Ashton Shepherd Assesses Her Young Life and Career

New Singer-Songwriter Combines Tradition With Youth

Alabama-born singer-songwriter Ashton Shepherd recently released her debut album Sounds So Good. The 21-year-old visited CMT to tape songs for Unplugged at Studio 330 and sat for an interview. Portions of that appear here.

CMT: With your songwriting, do you walk around with pieces of songs and maybe not realize it’s in your mind until it comes together?

Ashton Shepherd: Sometimes. Sometimes I walk around with pieces in my mind, and sometimes I come up with an idea and I walk around with it for a few days. I’ve written songs pulling my little boy in his wagon around the house, just humming something or coming up with it out of the blue. And sometimes I come up with stuff in the shower. Like with the song “I Ain’t Dead Yet,” I just sat down and wrote it from front to finish, and then I’ve just got my song. But I do it all different ways.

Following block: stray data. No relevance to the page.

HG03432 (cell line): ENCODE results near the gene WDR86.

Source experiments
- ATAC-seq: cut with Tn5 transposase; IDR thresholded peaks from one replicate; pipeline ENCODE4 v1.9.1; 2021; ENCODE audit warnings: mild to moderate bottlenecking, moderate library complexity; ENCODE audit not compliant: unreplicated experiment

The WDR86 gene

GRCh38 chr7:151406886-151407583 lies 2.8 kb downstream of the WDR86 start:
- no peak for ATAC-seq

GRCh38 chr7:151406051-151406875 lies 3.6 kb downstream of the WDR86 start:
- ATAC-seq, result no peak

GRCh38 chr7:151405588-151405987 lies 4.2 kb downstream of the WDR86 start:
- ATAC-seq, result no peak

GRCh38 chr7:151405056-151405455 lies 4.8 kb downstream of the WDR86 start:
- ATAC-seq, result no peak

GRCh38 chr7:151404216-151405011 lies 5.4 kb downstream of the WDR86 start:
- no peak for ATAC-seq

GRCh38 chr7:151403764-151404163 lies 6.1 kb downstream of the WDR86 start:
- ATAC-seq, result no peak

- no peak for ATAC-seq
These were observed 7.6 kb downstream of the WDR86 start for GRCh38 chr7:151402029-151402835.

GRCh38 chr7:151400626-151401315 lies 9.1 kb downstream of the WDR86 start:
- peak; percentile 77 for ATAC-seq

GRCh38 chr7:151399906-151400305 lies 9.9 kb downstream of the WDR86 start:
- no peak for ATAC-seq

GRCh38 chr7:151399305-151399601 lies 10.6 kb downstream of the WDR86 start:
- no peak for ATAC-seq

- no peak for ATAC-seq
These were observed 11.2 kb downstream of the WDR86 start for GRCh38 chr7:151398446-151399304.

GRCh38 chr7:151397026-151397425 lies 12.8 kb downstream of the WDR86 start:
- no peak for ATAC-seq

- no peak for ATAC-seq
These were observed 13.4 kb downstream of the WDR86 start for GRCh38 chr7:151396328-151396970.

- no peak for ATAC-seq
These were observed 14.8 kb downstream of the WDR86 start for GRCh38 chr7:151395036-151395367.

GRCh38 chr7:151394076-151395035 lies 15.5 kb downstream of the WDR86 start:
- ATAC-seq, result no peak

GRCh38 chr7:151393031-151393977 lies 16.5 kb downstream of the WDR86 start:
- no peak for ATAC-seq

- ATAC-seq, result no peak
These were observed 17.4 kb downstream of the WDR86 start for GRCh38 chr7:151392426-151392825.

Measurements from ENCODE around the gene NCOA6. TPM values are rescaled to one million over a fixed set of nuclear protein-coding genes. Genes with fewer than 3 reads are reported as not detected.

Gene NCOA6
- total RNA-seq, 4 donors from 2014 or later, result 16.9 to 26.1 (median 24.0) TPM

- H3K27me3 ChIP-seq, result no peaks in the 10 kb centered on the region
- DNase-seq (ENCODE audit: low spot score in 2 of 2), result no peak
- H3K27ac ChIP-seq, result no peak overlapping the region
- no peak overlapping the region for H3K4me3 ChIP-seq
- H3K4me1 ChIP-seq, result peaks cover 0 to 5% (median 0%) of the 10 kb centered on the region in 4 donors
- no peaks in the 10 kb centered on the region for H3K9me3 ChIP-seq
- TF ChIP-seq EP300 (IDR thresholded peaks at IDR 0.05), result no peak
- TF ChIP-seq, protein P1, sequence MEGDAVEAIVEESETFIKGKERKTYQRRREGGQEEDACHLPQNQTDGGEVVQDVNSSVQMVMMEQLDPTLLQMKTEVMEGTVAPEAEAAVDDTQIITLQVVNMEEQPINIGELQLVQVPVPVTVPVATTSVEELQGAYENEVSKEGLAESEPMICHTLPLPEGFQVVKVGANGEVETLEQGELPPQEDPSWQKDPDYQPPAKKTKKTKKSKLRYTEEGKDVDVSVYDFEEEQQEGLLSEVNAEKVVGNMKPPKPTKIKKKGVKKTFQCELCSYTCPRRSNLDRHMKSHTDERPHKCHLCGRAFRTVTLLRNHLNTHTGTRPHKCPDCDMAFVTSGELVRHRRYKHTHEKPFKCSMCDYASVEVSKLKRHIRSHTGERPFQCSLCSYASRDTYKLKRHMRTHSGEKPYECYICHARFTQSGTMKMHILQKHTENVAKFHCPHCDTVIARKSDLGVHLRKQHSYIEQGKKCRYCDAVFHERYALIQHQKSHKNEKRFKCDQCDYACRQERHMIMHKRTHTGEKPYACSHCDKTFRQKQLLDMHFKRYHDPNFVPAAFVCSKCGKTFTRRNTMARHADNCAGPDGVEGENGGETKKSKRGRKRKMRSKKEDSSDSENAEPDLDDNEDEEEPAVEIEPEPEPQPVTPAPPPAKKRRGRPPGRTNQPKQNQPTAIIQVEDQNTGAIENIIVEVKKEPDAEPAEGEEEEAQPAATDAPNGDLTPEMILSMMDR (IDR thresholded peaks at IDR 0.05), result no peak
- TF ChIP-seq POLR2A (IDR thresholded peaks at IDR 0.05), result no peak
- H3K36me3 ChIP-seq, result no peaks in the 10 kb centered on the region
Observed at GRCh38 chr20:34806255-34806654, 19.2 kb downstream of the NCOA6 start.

How do you work? Do you keep just one song notebook?

I actually have a blue notebook to keep my songs in that I started keeping back in about the year 2000 because I thought about that. I needed somewhere to be keeping them all. A lot of times, I’ll just be able to remember them in my head and forget to write them down right then, and then I’ll go back later maybe and write them down. But now I’ve got me a green composition notebook I’ve been doing the same thing in. Once I filled the blue one up, I got the green one and started with it.

Do you keep it under lock and key?

I do. Actually it’s not under lock and key, but it’s under one of our big sheds outside that’s real protected with a big tin roof and all. I’m just always scared about something happening to my home — if it was to burn down or something. I think what would happen, how terrible that would be. So I’ve got it all out under the shed in some Rubbermaid boxes. I need to get a safe or something, but we’ll do that when we can afford it.

You’re writing lyrics for sort of tough-minded Southern women. Is that a conscious thing?